Friday, 5 October 2012

Newcomers

Newcomers - this is a term used in AA about people new to the fellowship, the programme, sobriety etc.

Over the years I've seen Newcomers come and go, some come in and either don't want to really stop or expect someone to do it for them or whatever.  One saying I heard a long time ago was - It is no good coming to AA for back problems.  The Newcomer looks at you oddly.  You know to get your wife off your back, your boss off your back, your landlord off your back etc.  Many I think just make a show of it exactly to ease those back problems.  Some do connect and put in the effort and seem to be getting it then suddenly drop out.  I remember getting a call from one guy like that who decided to stop coming as he couldn't get the courage up to share (i.e. speak) at a meeting.  I tried to tell him it didn't matter - his choice etc.  In the end I realized he needed a justification for why AA couldn't work for him.  His choice.

Anyway some newcomers come in and get it and stay - they may slip and slide but they become regulars, I watch them collecting monthly sobriety chips in their first year etc.  I see the light come back on in their eyes. Then sometimes they amaze me - someone a few months in shared at a meeting and it was one of the most profound moments in my life.  I won't share what he shared just that it struck such a chord in me it was like a massive resonance in my head and heart.  Fantastic.  I also gave a newcomer a lift home one night this week - I nearly didn't recognize this clean, well dressed man from the scruffy guy who'd sat at the back the week before in his first meeting.  A man who has a chance now and seems to want it asking about more meetings and not trying to run before he can walk just trying to get to meetings and staying away from the drink - his new lodgings have a no alcohol on premises policy which is good for him too.

People who have no personal experience of AA or addiction sometimes ask me why I still need to go to meetings.  Firstly to get and keep me sober but also to help these others if I can, but frankly more often than not it is them helping me rather than the other way round!

11 comments:

  1. I completely agree. Newcomers help me tremendously. When I see them, I am reminded that no matter how difficult I might have things at the moment, drinking makes it worse.

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  2. Thanks for this reminder.

    And "back problems" lol. I'd never heard that one before c

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  3. Hi I went back to N/A this week.... I will update later. Sometimes I'm reluctant to share as I think maybe they think "O same old story" . . . So it's nice to know that it works both ways and that us newcomers can also be of help to the old timers!
    I love chatting to these people, I find it amazing that they were once Heroin addcits and then broke free . . . I really respectand admire them, and am willing to listen to anything they have to say . . . they've obviously got it right somewhere and can hopefully teach me something that I really need to know.
    Thanks for sharing this, with love x

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  4. Indeed, furtheron, people who haven't reached a level of desperation will always come up with excuses. And it's pointless trying to persuade them. They need to reach the point - well, that you reached some years ago. Well done for continuing, and I'm sure they would say they learn and gain much from you too.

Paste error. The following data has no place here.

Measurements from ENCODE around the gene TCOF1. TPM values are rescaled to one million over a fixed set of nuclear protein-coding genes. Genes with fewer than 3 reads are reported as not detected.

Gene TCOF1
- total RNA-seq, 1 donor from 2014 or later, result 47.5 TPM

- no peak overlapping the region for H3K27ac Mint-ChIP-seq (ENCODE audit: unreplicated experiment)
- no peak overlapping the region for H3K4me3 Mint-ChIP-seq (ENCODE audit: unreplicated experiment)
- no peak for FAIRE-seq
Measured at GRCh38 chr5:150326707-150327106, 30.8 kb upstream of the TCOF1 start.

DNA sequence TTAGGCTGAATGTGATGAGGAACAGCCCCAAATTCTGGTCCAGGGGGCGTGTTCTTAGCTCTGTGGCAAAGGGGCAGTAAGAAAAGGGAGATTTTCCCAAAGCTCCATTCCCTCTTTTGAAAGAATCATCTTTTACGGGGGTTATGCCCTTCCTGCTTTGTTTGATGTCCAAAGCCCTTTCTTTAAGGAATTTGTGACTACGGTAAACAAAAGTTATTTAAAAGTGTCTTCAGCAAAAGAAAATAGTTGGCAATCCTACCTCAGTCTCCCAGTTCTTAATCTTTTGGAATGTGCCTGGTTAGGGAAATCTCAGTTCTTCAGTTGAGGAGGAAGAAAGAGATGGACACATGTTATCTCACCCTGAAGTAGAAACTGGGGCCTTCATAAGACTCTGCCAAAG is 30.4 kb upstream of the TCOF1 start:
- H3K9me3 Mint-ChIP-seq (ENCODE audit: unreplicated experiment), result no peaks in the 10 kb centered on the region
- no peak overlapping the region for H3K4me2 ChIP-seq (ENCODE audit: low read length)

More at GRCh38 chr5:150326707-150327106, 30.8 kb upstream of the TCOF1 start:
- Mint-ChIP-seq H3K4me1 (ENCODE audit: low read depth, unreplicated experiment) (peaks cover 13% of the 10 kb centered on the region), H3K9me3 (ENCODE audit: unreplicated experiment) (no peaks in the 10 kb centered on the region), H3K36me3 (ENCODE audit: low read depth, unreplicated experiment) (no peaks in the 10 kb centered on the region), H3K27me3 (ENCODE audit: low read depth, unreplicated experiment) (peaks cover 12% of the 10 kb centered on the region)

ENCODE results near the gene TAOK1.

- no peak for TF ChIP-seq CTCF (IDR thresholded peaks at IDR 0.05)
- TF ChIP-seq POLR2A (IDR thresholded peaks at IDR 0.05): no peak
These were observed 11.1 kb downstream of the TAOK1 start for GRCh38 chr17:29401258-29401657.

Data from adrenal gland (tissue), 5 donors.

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  5. My father-in-law has been going for decades although he's been dry for many, many years. He never misses a meeting although (and I'm certain this sounds naïve) I'm not sure he needs them anymore. No matter. He goes.

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  6. I wish to write something here anonymously... Not everything is black and white. I have seen over the many years in and out of the program the tendency for members to become very locked into a perception that a drunk is doing something "wrong" if they are not able to stay sober...as if they are intentionally choosing to be insane...as if they really have any choice in the matter. It is possible to get struck drunk...even if you do everything right, even if you have worked the steps, have a sponcer, go to meetings, work with other drunks, and pray. Please show compassion to the newcomers... no matter how many times they come in, or for whatever reason they come in; just because they wear the skin that picked up that first drink it isn't their fault...alcoholism is evil, the alcoholic is not.

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  8. I have enormous respect for anyone who can do something as difficult as giving up drink and I know the only way I could do that would be with constant, limitless help from others.

    I've seen two friends this year give it up. The weepy, bitter, resentful, embarrassing woman who used to snipe at me out of jealousy about my friendship with a sort of on-off boyfriend of hers, has blossomed into an actually very attractive, chatty, friendly, open and interesting person. I've always avoided giving her my number but I did so last week as I am so pleased at what she's managed to do; and also, simply from my POV, she's such pleasant company now--as all the people who knew her agreed she could be.

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  9. This is a great reminder, Furtheron. We learn from each other and what a great inspiration for the newcomer to see than you, someone who has been sober for years.

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  10. your quiet support is, as always well recieved and appreciated
    take care

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  11. We all need support some time, and for many, most of the time.

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